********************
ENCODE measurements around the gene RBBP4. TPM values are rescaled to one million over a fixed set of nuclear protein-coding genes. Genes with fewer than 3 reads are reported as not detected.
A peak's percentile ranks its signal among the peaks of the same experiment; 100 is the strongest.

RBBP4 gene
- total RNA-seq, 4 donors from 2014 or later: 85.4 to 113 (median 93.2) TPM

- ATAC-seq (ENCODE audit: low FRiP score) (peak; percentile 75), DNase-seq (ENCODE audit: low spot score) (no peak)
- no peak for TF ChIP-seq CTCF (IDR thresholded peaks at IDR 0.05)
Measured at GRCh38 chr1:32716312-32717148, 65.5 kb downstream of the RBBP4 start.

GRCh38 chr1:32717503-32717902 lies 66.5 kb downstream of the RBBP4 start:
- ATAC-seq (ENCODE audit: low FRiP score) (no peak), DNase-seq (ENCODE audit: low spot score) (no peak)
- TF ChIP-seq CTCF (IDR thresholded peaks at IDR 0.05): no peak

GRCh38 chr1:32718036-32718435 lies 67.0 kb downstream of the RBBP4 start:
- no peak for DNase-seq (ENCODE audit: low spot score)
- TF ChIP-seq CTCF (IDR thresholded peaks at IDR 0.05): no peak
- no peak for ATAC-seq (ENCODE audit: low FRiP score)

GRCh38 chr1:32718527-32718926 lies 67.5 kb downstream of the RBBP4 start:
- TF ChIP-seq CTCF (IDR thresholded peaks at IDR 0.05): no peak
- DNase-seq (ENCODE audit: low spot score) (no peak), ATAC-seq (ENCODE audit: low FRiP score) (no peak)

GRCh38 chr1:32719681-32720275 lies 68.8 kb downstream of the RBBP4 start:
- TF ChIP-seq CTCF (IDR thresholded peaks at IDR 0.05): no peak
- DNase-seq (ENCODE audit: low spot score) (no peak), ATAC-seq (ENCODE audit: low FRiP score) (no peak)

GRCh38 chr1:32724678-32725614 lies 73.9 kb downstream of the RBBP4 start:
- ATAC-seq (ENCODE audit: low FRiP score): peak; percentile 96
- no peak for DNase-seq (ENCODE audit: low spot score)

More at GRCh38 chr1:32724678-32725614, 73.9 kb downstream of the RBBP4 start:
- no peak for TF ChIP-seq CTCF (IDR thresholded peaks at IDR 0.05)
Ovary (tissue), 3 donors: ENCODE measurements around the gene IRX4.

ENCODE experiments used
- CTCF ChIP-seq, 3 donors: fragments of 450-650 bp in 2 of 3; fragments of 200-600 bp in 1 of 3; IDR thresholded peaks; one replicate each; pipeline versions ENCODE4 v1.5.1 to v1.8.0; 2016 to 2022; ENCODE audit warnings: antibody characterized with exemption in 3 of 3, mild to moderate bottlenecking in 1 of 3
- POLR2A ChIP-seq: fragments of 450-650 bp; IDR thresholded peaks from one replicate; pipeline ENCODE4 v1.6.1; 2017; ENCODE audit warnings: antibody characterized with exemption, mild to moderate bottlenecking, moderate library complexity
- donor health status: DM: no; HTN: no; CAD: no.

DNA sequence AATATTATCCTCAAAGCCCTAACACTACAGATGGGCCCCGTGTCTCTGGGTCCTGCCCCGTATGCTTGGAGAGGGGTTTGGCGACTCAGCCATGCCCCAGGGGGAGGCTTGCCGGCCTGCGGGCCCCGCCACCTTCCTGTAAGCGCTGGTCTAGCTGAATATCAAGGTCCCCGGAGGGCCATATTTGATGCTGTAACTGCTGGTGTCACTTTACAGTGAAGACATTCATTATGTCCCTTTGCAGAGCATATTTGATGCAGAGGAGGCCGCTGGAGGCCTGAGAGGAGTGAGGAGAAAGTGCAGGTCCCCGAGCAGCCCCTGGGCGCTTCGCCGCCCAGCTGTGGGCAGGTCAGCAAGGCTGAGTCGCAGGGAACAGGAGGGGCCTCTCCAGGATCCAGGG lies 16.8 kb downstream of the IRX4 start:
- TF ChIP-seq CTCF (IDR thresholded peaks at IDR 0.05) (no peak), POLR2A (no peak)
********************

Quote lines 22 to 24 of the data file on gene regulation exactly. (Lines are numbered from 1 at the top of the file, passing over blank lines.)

- ATAC-seq (ENCODE audit: low FRiP score): peak; percentile 96
- no peak for DNase-seq (ENCODE audit: low spot score)

More at GRCh38 chr1:32724678-32725614, 73.9 kb downstream of the RBBP4 start: